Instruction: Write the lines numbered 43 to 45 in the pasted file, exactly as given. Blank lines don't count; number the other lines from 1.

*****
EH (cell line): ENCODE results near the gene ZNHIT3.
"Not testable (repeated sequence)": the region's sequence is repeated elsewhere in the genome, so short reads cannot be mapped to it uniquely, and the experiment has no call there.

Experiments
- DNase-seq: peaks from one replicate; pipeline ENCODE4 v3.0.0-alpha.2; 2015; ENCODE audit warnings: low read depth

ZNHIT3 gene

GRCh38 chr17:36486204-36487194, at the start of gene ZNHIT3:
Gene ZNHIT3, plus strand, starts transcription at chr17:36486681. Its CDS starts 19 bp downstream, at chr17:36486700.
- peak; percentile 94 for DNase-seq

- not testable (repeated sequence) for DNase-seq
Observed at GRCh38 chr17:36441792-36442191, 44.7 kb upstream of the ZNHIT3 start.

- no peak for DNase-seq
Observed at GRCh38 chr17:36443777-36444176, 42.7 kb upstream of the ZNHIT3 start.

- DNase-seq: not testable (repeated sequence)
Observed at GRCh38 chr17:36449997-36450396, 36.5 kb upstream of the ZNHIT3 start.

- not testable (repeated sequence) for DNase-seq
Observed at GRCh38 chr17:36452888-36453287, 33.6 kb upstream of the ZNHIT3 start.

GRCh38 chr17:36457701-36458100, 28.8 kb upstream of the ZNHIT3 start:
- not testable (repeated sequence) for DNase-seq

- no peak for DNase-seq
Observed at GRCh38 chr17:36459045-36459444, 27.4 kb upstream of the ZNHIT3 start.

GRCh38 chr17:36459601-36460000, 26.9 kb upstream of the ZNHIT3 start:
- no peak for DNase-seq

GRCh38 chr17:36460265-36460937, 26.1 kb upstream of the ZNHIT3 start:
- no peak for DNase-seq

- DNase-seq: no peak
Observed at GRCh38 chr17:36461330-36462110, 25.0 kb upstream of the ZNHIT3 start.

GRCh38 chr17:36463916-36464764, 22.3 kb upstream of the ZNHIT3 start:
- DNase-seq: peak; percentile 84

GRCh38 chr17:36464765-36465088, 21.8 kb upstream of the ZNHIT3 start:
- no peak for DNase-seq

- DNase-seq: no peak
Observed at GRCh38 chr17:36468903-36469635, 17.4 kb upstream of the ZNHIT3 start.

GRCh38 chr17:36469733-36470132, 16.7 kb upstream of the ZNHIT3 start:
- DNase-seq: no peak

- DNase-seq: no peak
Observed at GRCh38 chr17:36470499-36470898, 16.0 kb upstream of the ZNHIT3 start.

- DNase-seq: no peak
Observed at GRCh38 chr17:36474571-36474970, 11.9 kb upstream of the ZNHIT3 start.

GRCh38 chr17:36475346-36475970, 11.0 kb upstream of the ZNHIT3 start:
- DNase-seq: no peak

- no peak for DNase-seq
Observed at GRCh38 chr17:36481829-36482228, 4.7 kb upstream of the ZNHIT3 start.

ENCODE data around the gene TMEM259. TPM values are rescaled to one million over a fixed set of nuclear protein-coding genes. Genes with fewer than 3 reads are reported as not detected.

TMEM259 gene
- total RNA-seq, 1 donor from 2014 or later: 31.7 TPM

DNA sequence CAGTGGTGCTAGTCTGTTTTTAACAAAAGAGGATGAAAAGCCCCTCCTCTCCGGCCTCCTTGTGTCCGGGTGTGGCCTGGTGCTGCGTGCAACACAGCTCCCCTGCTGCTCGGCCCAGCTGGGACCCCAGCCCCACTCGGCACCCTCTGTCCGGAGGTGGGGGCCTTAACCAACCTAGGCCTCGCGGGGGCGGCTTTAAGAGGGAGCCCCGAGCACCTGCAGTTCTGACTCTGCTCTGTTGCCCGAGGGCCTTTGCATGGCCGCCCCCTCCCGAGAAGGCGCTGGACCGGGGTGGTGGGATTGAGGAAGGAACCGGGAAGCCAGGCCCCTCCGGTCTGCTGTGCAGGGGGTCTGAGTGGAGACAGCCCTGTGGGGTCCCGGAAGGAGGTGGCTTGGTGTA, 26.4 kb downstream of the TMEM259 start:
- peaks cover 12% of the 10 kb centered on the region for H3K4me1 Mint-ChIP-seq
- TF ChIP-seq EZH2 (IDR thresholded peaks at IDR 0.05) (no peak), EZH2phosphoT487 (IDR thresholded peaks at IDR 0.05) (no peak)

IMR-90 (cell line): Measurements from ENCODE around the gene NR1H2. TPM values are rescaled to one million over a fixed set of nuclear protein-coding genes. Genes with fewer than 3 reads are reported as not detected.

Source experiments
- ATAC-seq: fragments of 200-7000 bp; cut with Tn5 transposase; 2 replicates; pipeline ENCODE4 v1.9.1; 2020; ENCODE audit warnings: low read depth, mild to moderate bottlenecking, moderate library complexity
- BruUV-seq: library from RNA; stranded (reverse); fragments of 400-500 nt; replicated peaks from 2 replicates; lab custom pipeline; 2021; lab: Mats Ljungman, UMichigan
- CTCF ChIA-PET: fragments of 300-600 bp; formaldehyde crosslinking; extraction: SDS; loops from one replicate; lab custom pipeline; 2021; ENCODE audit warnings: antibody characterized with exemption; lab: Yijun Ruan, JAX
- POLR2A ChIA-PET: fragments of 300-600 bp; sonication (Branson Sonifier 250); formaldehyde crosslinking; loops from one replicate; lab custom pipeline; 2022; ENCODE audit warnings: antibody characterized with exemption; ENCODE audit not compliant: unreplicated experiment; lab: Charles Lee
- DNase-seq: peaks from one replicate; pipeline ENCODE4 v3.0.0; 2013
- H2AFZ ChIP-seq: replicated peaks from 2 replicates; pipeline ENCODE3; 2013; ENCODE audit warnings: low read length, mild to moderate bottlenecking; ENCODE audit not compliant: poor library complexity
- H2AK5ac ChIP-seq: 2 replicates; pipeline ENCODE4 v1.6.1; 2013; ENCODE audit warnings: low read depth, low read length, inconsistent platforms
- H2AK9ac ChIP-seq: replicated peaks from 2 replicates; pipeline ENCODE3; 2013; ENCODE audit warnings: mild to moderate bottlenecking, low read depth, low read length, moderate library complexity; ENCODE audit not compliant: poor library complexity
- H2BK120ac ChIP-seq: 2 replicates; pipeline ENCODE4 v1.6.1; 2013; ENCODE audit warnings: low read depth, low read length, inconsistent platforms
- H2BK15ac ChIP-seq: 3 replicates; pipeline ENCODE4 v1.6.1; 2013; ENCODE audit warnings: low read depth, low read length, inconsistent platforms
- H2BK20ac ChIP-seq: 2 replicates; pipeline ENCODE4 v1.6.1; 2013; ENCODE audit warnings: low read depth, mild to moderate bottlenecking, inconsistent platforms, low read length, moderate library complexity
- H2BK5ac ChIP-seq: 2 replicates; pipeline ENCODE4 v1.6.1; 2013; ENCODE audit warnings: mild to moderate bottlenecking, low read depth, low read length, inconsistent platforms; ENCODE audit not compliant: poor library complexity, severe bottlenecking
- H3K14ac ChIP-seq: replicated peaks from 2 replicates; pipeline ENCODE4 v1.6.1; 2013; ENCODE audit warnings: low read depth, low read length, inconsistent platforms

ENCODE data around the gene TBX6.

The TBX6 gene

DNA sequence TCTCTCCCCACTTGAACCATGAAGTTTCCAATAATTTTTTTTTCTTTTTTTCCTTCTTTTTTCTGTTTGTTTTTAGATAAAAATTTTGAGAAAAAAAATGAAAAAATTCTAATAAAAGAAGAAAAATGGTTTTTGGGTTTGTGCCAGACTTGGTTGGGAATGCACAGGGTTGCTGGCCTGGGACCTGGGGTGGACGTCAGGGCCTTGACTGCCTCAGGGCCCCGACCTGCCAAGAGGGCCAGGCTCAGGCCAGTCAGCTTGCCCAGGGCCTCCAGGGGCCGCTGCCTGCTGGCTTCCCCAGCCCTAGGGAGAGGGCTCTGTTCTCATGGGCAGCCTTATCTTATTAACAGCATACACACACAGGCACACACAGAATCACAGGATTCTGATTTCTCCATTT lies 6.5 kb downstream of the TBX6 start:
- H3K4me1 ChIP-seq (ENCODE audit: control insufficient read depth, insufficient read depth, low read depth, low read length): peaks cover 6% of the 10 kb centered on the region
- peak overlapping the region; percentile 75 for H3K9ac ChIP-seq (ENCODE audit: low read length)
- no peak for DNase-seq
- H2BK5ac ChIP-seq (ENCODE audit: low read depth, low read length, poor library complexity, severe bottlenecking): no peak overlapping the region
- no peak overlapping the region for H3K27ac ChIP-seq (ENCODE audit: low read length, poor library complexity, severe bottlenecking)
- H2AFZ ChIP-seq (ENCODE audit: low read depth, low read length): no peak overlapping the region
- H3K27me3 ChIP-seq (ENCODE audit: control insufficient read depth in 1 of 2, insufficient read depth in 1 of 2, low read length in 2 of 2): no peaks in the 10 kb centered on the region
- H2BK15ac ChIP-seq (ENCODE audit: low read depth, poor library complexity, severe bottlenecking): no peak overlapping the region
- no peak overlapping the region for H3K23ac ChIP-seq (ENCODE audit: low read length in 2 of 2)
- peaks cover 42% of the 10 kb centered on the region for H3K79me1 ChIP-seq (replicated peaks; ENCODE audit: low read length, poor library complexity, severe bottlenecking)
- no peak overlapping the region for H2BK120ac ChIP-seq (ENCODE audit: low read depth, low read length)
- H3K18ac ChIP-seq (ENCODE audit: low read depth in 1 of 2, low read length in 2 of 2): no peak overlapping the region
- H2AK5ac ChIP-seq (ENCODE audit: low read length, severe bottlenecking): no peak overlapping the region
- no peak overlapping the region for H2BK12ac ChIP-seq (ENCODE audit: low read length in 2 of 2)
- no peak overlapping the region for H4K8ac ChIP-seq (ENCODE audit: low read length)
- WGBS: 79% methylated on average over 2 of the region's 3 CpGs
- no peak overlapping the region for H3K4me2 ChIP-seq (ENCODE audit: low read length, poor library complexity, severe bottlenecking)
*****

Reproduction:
ENCODE data around the gene TMEM259. TPM values are rescaled to one million over a fixed set of nuclear protein-coding genes. Genes with fewer than 3 reads are reported as not detected.

TMEM259 gene
- total RNA-seq, 1 donor from 2014 or later: 31.7 TPM